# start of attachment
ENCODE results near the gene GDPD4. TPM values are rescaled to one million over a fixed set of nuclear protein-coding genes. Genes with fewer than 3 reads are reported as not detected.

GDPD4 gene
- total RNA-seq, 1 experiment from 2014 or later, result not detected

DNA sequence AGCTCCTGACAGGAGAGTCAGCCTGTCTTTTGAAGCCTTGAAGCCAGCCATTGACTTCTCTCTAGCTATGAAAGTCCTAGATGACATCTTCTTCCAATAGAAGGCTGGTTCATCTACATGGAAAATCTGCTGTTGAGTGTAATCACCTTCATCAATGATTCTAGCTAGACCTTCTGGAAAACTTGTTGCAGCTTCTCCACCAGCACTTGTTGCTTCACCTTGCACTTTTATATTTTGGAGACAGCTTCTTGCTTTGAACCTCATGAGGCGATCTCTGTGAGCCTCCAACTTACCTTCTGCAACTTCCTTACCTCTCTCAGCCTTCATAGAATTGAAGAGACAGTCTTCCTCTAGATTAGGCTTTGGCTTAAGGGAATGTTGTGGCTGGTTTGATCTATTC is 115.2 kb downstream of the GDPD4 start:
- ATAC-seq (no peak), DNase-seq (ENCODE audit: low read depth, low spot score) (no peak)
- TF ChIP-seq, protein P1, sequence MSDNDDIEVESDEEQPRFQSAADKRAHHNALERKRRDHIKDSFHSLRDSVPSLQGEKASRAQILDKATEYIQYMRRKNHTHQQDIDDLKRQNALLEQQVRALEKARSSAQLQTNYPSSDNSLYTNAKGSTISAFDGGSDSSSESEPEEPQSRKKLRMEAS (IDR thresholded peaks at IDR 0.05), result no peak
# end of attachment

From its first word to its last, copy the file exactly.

ENCODE results near the gene GDPD4. TPM values are rescaled to one million over a fixed set of nuclear protein-coding genes. Genes with fewer than 3 reads are reported as not detected.

GDPD4 gene
- total RNA-seq, 1 experiment from 2014 or later, result not detected

DNA sequence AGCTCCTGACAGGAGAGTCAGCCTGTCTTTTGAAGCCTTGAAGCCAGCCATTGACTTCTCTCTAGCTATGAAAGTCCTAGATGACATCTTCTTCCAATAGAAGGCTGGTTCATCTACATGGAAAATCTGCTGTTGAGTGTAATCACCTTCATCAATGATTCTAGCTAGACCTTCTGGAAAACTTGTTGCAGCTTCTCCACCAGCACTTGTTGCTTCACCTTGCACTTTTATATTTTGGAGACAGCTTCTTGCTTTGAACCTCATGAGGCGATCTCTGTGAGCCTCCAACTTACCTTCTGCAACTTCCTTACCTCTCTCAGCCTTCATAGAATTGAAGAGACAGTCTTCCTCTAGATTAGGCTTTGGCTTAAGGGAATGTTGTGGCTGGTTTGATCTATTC is 115.2 kb downstream of the GDPD4 start:
- ATAC-seq (no peak), DNase-seq (ENCODE audit: low read depth, low spot score) (no peak)
- TF ChIP-seq, protein P1, sequence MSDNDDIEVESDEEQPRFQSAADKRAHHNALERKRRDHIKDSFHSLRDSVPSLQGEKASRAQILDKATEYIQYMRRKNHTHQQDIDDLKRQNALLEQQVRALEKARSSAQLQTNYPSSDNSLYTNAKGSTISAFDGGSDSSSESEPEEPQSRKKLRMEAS (IDR thresholded peaks at IDR 0.05), result no peak